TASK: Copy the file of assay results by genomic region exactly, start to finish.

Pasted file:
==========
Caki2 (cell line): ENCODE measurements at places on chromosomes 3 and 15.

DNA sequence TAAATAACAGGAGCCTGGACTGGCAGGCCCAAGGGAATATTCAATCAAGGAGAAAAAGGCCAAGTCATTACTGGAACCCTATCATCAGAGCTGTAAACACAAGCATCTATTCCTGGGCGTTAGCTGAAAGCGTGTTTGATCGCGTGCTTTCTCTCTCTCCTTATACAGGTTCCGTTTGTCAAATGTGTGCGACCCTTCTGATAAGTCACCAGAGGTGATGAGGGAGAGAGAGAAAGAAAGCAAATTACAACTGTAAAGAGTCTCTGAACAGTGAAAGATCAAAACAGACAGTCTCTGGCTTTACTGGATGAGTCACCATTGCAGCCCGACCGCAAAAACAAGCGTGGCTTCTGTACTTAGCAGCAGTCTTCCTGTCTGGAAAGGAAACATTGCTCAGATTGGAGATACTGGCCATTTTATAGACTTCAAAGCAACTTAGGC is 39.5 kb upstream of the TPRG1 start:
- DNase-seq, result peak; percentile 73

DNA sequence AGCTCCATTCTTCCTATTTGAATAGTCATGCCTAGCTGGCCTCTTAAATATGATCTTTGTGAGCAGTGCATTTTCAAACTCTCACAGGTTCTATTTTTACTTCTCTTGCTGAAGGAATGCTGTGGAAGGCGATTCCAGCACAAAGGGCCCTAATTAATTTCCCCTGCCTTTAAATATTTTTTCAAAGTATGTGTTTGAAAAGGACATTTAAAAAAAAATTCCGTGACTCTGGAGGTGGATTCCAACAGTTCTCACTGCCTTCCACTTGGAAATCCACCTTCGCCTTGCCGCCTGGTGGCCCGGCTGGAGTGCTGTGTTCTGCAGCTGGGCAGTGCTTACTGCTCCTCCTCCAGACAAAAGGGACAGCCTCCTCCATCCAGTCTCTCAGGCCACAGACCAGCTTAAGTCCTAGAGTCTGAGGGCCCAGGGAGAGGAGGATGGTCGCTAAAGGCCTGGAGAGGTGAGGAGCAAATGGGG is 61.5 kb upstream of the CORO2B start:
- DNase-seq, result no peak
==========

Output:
Caki2 (cell line): ENCODE measurements at places on chromosomes 3 and 15.

DNA sequence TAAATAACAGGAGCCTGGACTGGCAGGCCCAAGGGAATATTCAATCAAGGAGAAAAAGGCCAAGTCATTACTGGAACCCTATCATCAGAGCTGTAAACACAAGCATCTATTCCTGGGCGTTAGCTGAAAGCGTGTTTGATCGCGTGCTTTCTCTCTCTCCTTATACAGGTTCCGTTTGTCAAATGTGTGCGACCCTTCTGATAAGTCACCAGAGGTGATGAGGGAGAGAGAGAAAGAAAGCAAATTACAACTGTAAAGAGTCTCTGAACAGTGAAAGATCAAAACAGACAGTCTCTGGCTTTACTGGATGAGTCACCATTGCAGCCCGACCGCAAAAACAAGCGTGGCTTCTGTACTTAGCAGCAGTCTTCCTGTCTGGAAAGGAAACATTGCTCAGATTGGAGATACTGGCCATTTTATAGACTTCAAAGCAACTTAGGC is 39.5 kb upstream of the TPRG1 start:
- DNase-seq, result peak; percentile 73

DNA sequence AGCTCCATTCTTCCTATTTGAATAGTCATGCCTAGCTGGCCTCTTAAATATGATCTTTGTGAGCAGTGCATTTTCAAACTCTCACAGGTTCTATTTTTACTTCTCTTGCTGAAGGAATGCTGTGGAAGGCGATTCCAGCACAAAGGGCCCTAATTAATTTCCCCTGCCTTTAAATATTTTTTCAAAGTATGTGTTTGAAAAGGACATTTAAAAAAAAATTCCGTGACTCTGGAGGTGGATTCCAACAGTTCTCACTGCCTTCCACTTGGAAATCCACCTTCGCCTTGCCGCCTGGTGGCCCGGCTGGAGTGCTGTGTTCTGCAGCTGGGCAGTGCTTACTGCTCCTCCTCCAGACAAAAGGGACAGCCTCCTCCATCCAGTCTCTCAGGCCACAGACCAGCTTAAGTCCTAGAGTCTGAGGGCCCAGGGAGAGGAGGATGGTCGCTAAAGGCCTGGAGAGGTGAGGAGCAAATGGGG is 61.5 kb upstream of the CORO2B start:
- DNase-seq, result no peak